Educators speak up for students on Capitol Hill

by Colleen Flaherty/Photo by Bill Clark

When Michael Towne answers the phone in his classroom, he says, “Front lines of education, how may I help you?”

As a science teacher at a California high school, he has seen problematic education policy become law thanks to lack of input from those in the classroom.

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“Policy people lose touch with the front lines, and they need someone who’s actually been there, done that,” said Towne. “I work where the rubber hits the road.”

That’s why Towne, alongside nine other teachers and education support professionals, converged on Capitol Hill yesterday to meet with members of Congress and participate in panel discussions on education policy. The event in Washington D.C. was one of several Raise Your Hand for Education efforts across the country where educators, parents and community leaders advocated for students. 

The event, appropriately titled “Real World Perspectives on Public Education,” began with opening remarks from Reps. Mark Takano (D-Calif.) and Richard Hanna (R-NY), who emphasized the importance of their colleagues in Congress working with educators on legislation that affects their school. The discussion panels highlighted several issues facing public schools today, from educational equity to student and educator evaluation.

Takano and Towne
Rep. Mark Takano (D-Ca) speaking with Michael Towne, California teacher and advocate.

Towne, who works in a school district in a low-income area, spoke about the importance of tackling systemic and deeply-rooted inequality in education.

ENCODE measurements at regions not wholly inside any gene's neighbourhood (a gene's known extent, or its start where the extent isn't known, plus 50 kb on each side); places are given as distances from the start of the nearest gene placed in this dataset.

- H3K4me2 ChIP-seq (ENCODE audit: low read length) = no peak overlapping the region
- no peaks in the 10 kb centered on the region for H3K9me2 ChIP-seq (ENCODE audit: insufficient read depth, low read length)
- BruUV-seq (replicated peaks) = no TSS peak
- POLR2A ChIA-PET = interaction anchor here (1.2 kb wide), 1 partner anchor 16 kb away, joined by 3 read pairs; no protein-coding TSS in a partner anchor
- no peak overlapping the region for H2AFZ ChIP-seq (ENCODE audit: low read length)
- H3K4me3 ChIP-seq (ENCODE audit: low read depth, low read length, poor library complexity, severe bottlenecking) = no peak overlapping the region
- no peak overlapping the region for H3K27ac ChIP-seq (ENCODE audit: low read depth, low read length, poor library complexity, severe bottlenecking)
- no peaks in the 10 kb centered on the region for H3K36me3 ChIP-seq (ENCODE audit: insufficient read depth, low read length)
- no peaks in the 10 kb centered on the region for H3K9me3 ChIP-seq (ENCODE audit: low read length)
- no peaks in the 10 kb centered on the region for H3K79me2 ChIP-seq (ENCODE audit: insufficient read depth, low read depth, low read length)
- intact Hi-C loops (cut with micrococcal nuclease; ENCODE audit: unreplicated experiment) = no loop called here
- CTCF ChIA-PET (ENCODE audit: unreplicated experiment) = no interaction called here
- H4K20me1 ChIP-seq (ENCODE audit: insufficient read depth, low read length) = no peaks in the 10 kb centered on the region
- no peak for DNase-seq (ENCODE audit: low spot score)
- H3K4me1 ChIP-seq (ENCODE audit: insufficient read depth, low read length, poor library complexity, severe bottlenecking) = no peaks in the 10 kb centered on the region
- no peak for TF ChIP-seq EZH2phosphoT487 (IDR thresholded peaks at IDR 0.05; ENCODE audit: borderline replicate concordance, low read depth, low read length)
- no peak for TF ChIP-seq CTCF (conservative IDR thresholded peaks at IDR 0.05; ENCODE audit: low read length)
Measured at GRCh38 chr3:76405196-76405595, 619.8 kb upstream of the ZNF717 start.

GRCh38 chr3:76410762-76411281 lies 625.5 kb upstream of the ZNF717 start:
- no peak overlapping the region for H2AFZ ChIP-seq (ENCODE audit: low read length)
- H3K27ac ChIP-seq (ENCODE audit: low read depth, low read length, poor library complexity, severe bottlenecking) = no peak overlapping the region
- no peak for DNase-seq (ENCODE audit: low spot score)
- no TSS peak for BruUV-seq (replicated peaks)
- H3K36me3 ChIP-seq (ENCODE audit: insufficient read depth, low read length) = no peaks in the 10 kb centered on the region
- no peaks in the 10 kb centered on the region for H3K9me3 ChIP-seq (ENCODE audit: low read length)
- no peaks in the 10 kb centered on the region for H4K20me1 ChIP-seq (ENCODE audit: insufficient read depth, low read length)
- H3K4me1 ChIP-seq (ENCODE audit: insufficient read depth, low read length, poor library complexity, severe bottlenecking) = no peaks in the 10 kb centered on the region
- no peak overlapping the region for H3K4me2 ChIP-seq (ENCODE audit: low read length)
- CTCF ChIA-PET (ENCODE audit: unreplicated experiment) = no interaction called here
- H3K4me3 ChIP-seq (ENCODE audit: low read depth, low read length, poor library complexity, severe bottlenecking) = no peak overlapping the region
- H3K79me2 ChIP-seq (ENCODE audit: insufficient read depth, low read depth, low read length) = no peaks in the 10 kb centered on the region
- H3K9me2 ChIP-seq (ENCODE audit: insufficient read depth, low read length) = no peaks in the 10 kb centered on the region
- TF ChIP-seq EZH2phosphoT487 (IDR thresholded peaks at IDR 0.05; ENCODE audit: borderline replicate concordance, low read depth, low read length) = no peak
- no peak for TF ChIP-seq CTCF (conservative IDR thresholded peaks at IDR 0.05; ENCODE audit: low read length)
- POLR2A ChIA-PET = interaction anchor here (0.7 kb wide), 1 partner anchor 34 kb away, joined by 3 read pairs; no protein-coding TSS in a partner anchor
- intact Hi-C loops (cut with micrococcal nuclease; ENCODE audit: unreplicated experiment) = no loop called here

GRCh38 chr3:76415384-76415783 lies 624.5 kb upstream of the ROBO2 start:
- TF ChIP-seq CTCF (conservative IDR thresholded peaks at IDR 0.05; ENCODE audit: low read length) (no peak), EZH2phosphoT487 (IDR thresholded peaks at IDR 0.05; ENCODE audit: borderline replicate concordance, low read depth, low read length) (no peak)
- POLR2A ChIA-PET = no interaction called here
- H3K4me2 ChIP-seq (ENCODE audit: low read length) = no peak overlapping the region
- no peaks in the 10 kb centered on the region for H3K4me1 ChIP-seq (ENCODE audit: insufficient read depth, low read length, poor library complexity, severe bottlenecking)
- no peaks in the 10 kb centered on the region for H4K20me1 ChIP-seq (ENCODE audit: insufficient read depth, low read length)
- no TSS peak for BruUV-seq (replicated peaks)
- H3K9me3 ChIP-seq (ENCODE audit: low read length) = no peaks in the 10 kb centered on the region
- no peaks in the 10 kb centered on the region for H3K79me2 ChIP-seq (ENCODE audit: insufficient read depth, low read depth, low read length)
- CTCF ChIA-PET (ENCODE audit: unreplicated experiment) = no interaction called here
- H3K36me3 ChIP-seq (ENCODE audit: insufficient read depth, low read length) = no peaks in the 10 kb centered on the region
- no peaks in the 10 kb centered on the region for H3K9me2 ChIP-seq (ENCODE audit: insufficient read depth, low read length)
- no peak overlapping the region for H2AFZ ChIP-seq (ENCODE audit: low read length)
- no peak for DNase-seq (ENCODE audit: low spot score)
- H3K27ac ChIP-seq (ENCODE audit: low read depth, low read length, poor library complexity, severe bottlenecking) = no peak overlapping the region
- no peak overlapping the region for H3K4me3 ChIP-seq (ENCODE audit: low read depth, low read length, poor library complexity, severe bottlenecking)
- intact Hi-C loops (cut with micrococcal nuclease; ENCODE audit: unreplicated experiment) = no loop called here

“We tell ourselves a myth that there’s equal access to education. It’s just not true,” said Towne, who has seen firsthand that as standards are raised and only some schools have adequate resources, the opportunity gap widens. 

“If you raise standards and don’t provide support, you create a weapon of subordination, not a tool of education.”

Michael Hoffmann—a Delaware special education paraeducator—was also there to speak about equity in education on behalf of students with special needs.

“I do love my job. Just seeing my students write their name or learn their phone number is incredibly rewarding; you just don’t get those things in a paycheck,” said Hoffmann.

While his students already miss him back home, Hoffmann felt it was important to tell his story.

“I have students who have no support at home. The services they need are tremendous,” said Hoffmann. “I’m here because people need to know that. Almost none of my kids will go to college, very few will hold jobs, but they deserve support and a quality education.”

Hoffmann was one of several education support professionals who weighed in on the discussions. Mary Jo Roberge, a New York paraeducator, said that leaving ESPs out of the discussion harms students the most.

“We play a critical role. A teaching assistant, a bus driver, a lunchroom worker—everyone who touches a child’s life has an impact,” said Roberge.

Donna Schulze
Donna Schulze, Maryland paraeducat